And into plowshares turn their swords,
Nations shall learn war no more.
"Vine and Fig Tree"
The words of the children's song, based on the biblical verse in the Book of Isaiah, have taken on new meaning for the Peace Place, a new store at the Brethren Service Center in New Windsor.
This weekend, the peace-promoting resource center is sponsoring a war toy turn-in.
Children will dismantle their "toys of violence" and recycle the usable parts and, in exchange, be given $5 gift certificates good at the shop.
"We're hoping to get people to think about the issue of what their kids play with," said Tom Hurst, director of the On Earth Peace Assembly.
"We see too many times around here that parents are buying things for children that focus in on the worst part of human behavior," he said.
"We want to say that there are alternatives."
The Peace Place, which opened Oct. 2 in the basement of Windsor Hall, is all about choices, Mr. Hurst said.
During this weekend's celebration, which begins tomorrow, a 10-percent storewide discount will help visitors become acquainted with the store's unusual merchandise.
Visitors to the shop Saturday will not only be able to turn in war toys -- accepted from the first 100 families -- but they can take part in face-painting, sing-alongs and storytelling during the daylong festivities for kids.
"On Earth Peace Assembly Inc., the parent organization, is proud to announce to the community the opening of a store where adults and children alike can come and feel a sense of safety in what they purchase," Mr. Hurst said.
"We want to offer them items that focus on creativity, imagination, sensitivity and feelings. What we want to do is carry resources to help people get along with each other."
The conflict management material for home, school and churches is only part of the store's stock, which emphasizes human harmony and self-fulfillment.
T-shirts, buttons and bumper stickers come emblazoned with anti-conflict slogans -- "War is no game. Why buy war toys?" and "Resist Selective Service Registration. It's Quick. It's Easy. It's a Higher Law." They hang on the walls and on revolving racks throughout the one-room shop.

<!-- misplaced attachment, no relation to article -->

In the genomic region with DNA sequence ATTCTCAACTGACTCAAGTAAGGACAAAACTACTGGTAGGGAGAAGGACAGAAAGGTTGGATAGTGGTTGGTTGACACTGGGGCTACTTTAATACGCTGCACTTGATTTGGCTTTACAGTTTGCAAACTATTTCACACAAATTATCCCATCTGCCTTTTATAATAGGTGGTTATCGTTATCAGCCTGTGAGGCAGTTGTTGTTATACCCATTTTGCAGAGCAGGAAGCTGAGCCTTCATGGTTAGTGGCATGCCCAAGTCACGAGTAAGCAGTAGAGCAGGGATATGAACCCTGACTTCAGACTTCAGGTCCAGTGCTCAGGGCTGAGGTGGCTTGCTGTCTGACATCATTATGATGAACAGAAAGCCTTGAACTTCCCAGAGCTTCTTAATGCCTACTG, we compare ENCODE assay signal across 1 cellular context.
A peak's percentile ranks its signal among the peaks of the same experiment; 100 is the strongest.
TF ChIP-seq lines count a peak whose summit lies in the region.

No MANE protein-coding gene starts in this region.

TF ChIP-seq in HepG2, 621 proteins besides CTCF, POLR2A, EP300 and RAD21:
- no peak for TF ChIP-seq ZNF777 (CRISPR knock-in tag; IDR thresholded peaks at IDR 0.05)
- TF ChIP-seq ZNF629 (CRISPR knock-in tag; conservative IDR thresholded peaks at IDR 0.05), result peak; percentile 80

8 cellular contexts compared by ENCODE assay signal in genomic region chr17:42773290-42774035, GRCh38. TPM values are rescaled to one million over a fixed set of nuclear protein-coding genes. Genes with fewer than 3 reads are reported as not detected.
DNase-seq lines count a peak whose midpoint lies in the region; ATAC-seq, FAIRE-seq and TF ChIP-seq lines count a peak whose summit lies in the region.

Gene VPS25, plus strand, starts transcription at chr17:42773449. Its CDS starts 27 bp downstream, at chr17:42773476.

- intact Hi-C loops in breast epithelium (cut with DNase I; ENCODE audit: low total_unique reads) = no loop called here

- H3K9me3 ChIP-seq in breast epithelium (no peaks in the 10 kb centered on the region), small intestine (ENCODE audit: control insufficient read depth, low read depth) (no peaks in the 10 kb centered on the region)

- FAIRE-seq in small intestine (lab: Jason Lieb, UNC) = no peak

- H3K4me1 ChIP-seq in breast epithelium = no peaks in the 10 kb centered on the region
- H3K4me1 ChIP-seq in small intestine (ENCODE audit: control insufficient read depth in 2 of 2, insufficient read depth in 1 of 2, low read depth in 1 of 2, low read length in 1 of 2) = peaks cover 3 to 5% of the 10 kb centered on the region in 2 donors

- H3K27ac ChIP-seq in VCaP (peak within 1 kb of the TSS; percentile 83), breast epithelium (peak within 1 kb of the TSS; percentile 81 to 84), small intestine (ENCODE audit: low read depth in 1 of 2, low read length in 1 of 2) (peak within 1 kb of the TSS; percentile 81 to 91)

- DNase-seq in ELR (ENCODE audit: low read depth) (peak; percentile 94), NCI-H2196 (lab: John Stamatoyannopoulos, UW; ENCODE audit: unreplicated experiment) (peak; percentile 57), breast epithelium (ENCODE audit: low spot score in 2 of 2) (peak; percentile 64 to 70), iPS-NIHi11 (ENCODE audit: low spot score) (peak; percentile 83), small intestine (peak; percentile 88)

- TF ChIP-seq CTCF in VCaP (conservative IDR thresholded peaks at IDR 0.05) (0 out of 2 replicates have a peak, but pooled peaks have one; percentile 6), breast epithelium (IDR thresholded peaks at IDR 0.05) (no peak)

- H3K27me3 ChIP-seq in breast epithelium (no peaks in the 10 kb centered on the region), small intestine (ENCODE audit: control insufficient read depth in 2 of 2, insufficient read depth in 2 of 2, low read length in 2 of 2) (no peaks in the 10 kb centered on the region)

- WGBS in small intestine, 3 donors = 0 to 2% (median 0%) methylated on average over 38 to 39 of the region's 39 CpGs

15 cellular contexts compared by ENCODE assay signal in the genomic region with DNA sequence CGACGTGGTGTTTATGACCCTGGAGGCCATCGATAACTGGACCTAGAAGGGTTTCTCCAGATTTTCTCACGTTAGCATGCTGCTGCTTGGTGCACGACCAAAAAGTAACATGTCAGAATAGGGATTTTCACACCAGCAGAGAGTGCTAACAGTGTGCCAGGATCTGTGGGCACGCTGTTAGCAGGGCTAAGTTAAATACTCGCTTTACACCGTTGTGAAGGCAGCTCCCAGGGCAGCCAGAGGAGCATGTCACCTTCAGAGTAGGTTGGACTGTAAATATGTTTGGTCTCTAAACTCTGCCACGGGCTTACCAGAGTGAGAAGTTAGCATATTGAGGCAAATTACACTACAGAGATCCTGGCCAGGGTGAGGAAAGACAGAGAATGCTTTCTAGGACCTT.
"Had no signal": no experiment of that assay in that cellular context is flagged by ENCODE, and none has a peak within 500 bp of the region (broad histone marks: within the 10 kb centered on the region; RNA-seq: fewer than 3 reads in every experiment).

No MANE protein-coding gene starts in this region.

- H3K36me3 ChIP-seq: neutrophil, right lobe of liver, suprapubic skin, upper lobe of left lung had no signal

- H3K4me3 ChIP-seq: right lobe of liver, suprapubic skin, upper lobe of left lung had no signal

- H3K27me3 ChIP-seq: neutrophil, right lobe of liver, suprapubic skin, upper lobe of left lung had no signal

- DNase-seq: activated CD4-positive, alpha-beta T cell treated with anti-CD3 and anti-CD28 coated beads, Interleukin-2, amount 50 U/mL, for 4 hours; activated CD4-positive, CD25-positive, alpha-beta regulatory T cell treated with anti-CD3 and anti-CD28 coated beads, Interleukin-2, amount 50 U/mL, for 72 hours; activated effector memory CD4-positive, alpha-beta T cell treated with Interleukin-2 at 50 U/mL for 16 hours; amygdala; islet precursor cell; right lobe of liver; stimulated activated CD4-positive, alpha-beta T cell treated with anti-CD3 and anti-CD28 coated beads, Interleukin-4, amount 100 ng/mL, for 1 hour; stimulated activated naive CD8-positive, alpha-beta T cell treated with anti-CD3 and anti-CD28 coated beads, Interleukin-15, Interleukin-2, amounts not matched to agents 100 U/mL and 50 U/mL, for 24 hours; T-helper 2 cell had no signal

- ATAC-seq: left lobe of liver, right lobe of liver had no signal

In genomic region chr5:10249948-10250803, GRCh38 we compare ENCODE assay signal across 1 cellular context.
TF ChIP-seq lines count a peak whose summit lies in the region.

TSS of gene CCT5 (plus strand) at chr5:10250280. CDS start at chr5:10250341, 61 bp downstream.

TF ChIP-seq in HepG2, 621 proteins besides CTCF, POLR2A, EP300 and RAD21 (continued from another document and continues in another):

Parents looking for this week's permutation of the Teen-age Mutant Ninja Turtles had better shop elsewhere.
From the language tapes and origami kits to the soap bubble makers and rubber band-propelled wooden boats, just about every toy represents the difference between the commercially popular and the creatively educational.
"It's not a big place, but it's here," Mr. Hurst said, walking around the shop.
"At least we can tell adults in town that they no longer can say they have no place to go except [toy stores] with those aisles with the guns and rifles."
Shelves are filled with books about subjects with which children can identify.
Books such as "Black Like Kyra, White Like Me" by Judith Vigna and "We Adopted You, Benjamin Koo" by Linda W. Girard, expose children to facets of life they may have come into contact with, but are unable to understand.
Other books in the collection -- on abuse, the stages of pregnancy and growing up -- are designed to encourage children and their parents to examine their beliefs.
"We are promoting new ways of looking at things," Mr. Hurst said.
"When you read something here, you either reaffirm your belief or you come away having learned something new," he added.
For information on the Peace Place or this weekend's events, call the store: (410) 635-8708.